2009 CMU Programming Contest

March 31st, 2009

This past Saturday (March 28th), Oberlin Computer Science’s Team O(Bees) competed at the 2009 Carnegie Melon Invitational Programming Contest.  Michael Brooks and Katie Kuksenok competed against almost 30 other teams from schools around the region.  They successfully solved 7 out of the 8 problems and took second place in both the “doubles division” as well as 2nd in the overall contest.


OCWiC workshop

March 4th, 2009

On February 27-28, the 3rd Ohio Celebration of Women in Computing (OCWiC – pronounced “Oh-quick”) was held in the Mohican Resort and Conference Center.  Thanks to a generous donation from Susanne Hambrusch (from Purdue University) the department was able to send 2 students to attend.  As you can see below, Emma Anderson ’09 and Elara Willett ’10 had a great time.

Emma and Elara at OCWiC 2009

Emma and Elara at OCWiC 2009

OCWiC brings together women majoring in computer science and related fields together with women teaching or working in computing careers.  It is an opportunity for the community to get to know each other, meet possible mentors, and encourage young women in computer science to complete their studies and explore possible career paths by meeting women leaders from business, industry, and academia.

For more information see the OCWiC Website.

2009 Denison Programming Contest

March 2nd, 2009

On February 28, two intrepid teams of students competed in the 20th annual Denison University Programming Contest.  This year there were 16 teams from 9 schools competing in a 4-hour contest.

The O(bees)


The “O(bees)” (Joe Kramer-Miller, Katie Kuksenok, Michael Brooks, and Michael Stevenson) took first place, solving 4 out of the 6 problems in just over 90 minutes.  The coaches were watching the scoreboard as other teams kept creeping closer and closer.  In the last 40 minutes, it looked like one of the Denison teams was going to pass them, but they held onto the lead until the very end.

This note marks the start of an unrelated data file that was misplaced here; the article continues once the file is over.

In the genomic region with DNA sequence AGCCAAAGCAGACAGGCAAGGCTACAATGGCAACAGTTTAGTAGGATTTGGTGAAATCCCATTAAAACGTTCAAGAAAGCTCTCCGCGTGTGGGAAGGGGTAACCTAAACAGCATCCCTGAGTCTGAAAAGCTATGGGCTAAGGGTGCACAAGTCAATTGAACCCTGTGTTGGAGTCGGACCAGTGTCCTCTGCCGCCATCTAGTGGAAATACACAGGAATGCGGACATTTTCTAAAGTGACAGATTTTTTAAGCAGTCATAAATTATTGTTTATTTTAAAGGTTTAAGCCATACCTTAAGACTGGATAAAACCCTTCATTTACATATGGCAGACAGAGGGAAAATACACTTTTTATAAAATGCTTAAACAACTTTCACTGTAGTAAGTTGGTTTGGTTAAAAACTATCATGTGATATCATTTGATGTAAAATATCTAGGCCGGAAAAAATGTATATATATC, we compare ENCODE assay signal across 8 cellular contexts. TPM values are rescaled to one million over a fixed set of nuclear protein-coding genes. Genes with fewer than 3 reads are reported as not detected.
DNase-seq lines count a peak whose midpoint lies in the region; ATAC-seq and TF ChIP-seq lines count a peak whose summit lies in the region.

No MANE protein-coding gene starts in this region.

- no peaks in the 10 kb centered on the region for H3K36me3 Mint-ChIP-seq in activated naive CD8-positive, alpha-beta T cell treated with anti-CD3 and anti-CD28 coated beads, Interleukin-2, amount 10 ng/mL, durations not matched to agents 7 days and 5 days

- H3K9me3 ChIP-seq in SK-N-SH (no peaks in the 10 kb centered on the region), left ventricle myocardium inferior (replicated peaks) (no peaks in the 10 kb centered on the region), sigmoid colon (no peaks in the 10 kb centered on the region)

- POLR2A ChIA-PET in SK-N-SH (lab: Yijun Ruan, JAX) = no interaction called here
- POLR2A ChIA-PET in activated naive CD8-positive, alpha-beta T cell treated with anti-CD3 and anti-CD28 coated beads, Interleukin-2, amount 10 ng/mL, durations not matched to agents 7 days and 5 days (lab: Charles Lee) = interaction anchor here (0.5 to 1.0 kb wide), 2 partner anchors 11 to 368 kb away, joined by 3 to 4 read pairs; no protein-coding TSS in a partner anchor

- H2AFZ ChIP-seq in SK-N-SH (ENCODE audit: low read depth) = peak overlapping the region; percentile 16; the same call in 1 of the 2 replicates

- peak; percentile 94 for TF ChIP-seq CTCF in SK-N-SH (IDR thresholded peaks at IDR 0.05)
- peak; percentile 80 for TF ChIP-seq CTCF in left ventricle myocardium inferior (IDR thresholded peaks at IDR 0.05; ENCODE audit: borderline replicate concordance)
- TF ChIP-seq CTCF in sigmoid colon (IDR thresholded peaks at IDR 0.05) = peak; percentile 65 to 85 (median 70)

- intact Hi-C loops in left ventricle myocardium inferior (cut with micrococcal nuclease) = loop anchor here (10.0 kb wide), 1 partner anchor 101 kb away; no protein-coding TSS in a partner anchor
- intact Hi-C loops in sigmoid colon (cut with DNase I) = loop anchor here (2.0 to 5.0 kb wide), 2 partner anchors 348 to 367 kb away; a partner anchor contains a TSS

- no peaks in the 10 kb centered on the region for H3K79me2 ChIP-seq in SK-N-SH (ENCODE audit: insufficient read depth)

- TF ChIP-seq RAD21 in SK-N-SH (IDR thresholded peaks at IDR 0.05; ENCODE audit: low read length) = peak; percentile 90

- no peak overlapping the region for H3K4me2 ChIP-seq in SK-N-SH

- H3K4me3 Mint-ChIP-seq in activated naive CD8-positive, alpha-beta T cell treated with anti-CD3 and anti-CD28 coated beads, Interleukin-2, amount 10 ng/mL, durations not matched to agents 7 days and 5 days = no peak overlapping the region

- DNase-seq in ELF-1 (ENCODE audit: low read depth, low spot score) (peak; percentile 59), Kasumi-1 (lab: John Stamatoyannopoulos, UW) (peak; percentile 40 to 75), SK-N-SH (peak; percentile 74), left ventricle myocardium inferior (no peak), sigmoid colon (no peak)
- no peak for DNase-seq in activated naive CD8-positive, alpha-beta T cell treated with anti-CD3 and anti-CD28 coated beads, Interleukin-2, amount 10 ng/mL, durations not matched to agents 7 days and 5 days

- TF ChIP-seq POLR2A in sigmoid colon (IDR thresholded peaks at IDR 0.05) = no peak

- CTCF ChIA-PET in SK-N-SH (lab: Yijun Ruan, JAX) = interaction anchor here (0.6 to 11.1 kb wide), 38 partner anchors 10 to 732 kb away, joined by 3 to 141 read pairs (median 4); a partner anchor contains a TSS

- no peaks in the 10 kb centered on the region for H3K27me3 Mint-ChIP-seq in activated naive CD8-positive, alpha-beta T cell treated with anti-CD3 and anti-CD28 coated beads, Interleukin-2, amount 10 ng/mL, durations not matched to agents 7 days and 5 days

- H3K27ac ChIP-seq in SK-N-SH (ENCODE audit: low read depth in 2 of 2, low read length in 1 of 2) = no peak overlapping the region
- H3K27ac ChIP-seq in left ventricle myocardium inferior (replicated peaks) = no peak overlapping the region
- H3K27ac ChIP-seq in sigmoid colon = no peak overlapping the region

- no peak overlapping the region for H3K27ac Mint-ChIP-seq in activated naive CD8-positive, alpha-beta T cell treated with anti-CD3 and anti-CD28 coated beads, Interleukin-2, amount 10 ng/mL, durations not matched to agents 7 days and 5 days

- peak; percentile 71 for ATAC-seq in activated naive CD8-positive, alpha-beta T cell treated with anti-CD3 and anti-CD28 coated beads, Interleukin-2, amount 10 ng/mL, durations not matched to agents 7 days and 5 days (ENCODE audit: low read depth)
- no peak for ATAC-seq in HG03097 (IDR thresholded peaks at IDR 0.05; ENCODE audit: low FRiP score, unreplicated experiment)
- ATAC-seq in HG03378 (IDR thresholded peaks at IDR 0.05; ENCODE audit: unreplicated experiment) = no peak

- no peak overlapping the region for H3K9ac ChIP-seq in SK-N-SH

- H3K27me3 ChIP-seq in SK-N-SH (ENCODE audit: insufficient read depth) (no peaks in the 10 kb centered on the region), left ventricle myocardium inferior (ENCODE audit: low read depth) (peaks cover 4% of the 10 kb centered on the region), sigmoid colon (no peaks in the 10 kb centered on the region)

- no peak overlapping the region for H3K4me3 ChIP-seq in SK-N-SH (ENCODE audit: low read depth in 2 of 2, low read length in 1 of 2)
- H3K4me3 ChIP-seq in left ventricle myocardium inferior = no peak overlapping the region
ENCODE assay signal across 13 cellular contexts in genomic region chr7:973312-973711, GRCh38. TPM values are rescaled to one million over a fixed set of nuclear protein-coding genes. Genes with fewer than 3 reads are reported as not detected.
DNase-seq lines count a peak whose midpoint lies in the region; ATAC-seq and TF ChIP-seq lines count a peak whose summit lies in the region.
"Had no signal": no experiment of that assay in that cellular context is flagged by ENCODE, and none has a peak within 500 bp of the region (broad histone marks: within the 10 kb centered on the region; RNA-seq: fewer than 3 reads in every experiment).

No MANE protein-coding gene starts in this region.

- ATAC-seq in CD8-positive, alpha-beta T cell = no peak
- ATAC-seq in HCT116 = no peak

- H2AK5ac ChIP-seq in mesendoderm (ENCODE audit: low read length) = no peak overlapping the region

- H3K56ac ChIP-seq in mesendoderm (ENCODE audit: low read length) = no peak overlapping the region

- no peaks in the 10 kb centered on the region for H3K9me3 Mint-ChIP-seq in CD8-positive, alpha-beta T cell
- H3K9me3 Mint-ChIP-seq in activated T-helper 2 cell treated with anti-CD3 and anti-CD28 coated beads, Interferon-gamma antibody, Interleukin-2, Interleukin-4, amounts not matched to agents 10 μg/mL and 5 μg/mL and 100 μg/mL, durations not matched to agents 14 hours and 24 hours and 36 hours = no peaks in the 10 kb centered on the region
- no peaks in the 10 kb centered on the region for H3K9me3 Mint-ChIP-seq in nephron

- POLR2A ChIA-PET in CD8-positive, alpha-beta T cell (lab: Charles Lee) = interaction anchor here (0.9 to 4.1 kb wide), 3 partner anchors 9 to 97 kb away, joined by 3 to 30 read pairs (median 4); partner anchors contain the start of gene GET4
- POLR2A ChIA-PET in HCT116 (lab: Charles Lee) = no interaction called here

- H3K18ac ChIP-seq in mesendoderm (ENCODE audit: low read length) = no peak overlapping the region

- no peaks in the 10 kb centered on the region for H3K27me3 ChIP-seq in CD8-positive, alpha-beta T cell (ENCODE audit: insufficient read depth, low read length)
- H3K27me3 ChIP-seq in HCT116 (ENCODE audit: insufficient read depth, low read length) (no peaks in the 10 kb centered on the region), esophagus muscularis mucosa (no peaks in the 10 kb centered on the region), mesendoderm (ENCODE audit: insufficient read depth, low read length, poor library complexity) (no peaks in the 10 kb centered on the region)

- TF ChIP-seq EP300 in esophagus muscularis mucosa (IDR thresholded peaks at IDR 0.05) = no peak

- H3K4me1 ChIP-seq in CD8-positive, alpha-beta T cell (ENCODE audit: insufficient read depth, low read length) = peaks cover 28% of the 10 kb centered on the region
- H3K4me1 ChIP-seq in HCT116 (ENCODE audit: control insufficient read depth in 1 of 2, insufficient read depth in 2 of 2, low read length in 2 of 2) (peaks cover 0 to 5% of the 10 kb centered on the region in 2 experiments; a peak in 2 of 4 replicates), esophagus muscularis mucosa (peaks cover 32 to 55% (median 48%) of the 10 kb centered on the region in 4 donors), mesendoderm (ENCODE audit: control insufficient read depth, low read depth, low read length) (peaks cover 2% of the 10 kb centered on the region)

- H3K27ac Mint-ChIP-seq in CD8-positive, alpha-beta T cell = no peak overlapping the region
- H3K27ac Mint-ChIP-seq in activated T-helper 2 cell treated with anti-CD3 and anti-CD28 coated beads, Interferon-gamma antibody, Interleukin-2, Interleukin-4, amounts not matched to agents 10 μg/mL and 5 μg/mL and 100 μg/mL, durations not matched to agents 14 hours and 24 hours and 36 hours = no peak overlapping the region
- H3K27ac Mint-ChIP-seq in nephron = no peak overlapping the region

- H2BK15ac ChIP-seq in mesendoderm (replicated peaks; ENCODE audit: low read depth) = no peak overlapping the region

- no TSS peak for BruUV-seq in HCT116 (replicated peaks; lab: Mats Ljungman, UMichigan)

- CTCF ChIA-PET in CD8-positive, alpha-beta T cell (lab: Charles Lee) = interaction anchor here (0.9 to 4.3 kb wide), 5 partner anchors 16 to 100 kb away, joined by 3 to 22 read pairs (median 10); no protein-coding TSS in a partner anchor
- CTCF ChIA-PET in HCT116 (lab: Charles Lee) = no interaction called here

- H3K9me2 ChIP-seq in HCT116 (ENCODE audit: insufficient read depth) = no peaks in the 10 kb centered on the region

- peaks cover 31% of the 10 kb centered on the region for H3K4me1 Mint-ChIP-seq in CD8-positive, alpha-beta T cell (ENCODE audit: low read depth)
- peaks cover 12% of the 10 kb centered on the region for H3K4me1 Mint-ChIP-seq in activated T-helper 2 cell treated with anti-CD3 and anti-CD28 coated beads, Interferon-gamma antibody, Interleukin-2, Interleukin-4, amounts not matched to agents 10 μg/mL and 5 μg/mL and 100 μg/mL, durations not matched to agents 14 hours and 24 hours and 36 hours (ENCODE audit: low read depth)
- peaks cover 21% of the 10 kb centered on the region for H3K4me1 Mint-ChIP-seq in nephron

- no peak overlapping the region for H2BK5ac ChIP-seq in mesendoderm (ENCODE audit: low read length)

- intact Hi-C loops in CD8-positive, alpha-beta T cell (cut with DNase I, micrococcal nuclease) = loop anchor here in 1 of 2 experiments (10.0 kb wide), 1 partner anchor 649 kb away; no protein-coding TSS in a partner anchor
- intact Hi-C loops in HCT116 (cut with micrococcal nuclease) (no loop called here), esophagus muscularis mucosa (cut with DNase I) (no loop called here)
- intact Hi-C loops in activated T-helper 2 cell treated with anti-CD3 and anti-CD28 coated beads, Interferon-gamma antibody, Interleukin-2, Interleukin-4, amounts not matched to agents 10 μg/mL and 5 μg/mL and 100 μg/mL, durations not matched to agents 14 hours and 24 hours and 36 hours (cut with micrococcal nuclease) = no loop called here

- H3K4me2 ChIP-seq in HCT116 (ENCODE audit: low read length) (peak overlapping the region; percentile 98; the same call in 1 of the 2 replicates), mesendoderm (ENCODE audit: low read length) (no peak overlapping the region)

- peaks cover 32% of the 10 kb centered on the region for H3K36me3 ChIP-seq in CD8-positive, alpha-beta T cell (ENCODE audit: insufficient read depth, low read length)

Foo of Oberlin

Our other team “Foo of Oberlin” consisted of Thomas Ramfjord, Brendan Chambers, Zack Levine, and Jules Wellinghoff.  They also solved 4 problems and took third overall.

Congratulations to all of our students on an excellent job!

If you are interested getting involved in programming contests, get in touch with either Professor Donaldson or Kuperman (the coaches) or check out the Competitive Programming Exco!

See more photos in the gallery: 2009 Denison Programming Contest

On-campus summer research in security

February 22nd, 2009

Professor Kuperman is looking for students interested in working with him on 2 projects related to computer security this summer.  You would be paid for 8-10 weeks of work, up to 40 hours per week with some flexibility as to scheduling.

One project needs students with a strong C programming background and comfort working in Unix environments.

The second project will be building a custom server to be used as part of labs in future security courses.  A good background in Linux/Unix is needed, and experience setting up custom systems/distributions would be great.

If you are interested in either or both of these projects, or have questions about them, send email to Benjamin.Kuperman@oberlin.edu by Thursday, February 26.

DEPAUW University, Greencastle, IN NSF sponsored

January 29th, 2009

About the Program Student participants will work on a research team with other students and a faculty mentor to carry out a research project. Research teams will present their progress to the entire group at various points throughout the summer. In addition, the participants will present the final results of their work at their home institutions during the following academic year and, when appropriate, at regional and/or national conferences.

Program Details:

  • Program runs from May 27th through July 31st, 2009

  • Students will be paid $4,400 for the ten week summer

  • A travel allowance (up to $350) will be provided for students who travel from a distance

  • All program participants will live in a DePauw University townhouse

  • Housing will be provided at a highly subsidized rate

Eligibility: By NSF Mandate, applicants must be citizens or permanent residents of the United States or its possession and must plan to be full-time undergraduates as of September 2009. An additional requirement for DePauw’s REU program is that applicants must be enrolled at a primarily undergraduate institution (i.e., at a school that does not have a graduate program in computer science).

Applications must be received by March 13. Decisions will be mailed by March 30th.

For the application and more information go to   http://www.depauw.edu/univ/reu/index.html